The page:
Here’s a look at two pics showing the true turkey tail (trametes versicolor) on the left, and it’s look similar, the “false” turkey tail (stereum ostrea) to the right. Notice that trametes versicolor has a white underside shown in the second pic below, otherwise they look very similar and can easily be confused. Although it is not known that false turkey tail is toxic, there are still questions and concerns for working with it as a medicinal. With all of the research I’ve scoured and all the people I’ve asked I still haven’t been able to find any direct experience of consumption of stereum ostrea, although many claims exist. For a better look at the living discernment of these and a few other similar mushrooms check out my youtube video at Foraging for Turkey Tails – happy foraging.





Happy Foraging!


Further Suggested Reading: Foraging Articles

Foraging Videos: Click Here

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Foraging Herbalist Mentorship Training, 2015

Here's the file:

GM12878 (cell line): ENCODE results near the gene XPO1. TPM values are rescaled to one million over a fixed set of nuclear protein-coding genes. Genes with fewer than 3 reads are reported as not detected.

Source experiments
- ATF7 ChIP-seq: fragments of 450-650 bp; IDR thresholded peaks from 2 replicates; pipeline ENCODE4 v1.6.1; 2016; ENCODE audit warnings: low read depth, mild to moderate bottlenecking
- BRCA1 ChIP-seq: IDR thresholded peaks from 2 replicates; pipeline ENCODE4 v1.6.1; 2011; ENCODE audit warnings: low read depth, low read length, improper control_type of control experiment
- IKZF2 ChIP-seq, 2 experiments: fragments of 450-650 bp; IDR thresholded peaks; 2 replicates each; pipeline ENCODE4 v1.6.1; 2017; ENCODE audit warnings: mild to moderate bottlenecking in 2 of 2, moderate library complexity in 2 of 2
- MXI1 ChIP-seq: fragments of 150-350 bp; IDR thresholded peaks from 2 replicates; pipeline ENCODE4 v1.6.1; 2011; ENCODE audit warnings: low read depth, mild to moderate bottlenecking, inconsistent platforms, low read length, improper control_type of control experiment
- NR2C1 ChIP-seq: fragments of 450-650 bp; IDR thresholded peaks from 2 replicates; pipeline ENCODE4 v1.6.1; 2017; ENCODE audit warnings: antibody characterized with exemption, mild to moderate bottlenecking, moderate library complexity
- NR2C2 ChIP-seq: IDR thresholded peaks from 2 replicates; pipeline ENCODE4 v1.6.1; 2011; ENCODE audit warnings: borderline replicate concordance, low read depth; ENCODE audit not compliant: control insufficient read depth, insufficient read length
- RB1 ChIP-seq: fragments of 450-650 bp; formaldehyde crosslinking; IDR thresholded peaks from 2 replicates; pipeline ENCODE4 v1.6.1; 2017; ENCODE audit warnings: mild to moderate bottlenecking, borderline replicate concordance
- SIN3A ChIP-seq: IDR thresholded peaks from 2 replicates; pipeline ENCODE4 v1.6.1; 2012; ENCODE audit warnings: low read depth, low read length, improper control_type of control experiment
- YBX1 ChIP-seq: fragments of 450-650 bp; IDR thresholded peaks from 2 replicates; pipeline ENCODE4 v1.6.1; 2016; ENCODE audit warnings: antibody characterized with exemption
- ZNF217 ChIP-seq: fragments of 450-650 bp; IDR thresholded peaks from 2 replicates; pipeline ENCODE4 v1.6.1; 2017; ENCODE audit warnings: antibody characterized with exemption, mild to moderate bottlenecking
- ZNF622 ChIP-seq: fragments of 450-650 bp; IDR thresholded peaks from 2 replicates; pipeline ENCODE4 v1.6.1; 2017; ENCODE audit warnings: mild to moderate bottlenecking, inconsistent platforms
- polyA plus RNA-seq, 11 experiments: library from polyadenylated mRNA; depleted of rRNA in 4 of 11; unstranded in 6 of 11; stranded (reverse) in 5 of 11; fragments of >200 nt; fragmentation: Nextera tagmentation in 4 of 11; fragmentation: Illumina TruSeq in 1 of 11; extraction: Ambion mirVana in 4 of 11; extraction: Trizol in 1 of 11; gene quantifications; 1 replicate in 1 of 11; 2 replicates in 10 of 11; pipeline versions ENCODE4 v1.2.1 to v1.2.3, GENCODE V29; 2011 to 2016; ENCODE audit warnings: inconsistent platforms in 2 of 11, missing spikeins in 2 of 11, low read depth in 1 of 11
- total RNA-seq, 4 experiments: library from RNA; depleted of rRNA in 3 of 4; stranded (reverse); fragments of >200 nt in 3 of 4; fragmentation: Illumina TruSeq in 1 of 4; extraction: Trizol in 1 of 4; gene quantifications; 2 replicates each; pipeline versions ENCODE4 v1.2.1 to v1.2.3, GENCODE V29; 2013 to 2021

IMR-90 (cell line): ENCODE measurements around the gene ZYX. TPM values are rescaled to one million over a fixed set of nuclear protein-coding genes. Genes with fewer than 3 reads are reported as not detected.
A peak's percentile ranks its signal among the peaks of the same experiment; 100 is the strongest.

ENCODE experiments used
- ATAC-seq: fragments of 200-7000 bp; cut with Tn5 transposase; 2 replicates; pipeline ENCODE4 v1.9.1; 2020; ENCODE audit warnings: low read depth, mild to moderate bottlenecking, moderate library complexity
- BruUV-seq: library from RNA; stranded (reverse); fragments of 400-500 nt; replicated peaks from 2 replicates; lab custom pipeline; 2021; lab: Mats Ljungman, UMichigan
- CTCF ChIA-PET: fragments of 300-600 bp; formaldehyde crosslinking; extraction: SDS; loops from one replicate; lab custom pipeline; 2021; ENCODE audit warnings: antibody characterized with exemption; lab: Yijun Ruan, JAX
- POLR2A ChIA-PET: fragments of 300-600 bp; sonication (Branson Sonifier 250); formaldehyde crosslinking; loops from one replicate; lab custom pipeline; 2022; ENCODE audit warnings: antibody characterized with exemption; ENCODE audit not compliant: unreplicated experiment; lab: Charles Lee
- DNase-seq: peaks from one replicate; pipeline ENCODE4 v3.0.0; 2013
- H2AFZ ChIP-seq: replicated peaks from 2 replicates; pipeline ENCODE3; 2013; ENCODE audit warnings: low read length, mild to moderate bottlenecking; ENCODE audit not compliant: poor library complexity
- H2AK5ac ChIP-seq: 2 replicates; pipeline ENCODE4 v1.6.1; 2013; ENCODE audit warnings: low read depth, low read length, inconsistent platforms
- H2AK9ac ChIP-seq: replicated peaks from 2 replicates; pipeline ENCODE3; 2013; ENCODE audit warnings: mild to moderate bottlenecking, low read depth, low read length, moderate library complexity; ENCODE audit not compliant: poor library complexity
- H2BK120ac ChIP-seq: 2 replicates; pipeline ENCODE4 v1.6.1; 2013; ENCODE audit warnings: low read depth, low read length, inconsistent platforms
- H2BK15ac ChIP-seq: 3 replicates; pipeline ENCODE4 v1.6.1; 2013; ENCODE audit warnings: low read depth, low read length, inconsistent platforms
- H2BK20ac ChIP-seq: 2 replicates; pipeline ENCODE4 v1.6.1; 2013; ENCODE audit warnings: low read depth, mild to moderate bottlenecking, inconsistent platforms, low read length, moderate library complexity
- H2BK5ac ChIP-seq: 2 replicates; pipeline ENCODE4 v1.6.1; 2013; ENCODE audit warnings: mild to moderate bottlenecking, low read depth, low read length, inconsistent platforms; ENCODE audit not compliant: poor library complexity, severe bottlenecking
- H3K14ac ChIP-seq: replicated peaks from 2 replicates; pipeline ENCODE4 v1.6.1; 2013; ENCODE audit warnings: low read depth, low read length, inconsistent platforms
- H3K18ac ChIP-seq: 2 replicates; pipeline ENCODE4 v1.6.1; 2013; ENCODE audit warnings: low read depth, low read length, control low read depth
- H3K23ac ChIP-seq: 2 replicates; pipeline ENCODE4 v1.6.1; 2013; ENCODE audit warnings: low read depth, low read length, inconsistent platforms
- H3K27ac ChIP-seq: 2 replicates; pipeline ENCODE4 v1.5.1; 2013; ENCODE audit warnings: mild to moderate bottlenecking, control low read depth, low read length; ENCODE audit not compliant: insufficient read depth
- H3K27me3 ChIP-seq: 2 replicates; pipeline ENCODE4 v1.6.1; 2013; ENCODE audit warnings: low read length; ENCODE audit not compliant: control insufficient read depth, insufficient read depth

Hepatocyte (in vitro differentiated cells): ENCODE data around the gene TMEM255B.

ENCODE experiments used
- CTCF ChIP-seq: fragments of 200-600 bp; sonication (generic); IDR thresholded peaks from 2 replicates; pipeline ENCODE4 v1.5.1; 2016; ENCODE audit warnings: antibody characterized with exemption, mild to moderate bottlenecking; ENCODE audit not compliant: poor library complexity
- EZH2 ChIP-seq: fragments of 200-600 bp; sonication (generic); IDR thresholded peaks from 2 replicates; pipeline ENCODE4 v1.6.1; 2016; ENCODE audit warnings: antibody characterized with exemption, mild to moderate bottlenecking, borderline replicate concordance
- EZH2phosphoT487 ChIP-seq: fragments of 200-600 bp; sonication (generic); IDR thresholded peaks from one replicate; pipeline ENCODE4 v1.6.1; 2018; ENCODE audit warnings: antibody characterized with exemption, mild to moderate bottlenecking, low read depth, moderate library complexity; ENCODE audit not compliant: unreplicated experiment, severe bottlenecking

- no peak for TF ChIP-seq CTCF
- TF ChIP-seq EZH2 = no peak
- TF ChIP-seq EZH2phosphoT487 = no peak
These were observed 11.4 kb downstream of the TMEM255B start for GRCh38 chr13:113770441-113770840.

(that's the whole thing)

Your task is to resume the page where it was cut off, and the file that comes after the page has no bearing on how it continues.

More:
Herbalism and Foraging Training, 2015

dan mentorship class

Monthly Group Mentorship Program in Somerset NJ

Beginning in spring of 2015, I’ll be taking another 10 personal students for a year-long training intensive program. I’ll be systematically teaching each student to work in depth with the diverse plant teachers of the land. Each student will be getting to know the plants inside and out, and work with care and attention to the subtleties of the plant world throughout the learning process; learning the seasonal harvesting times, and growing deeper awareness of what is surrounding us.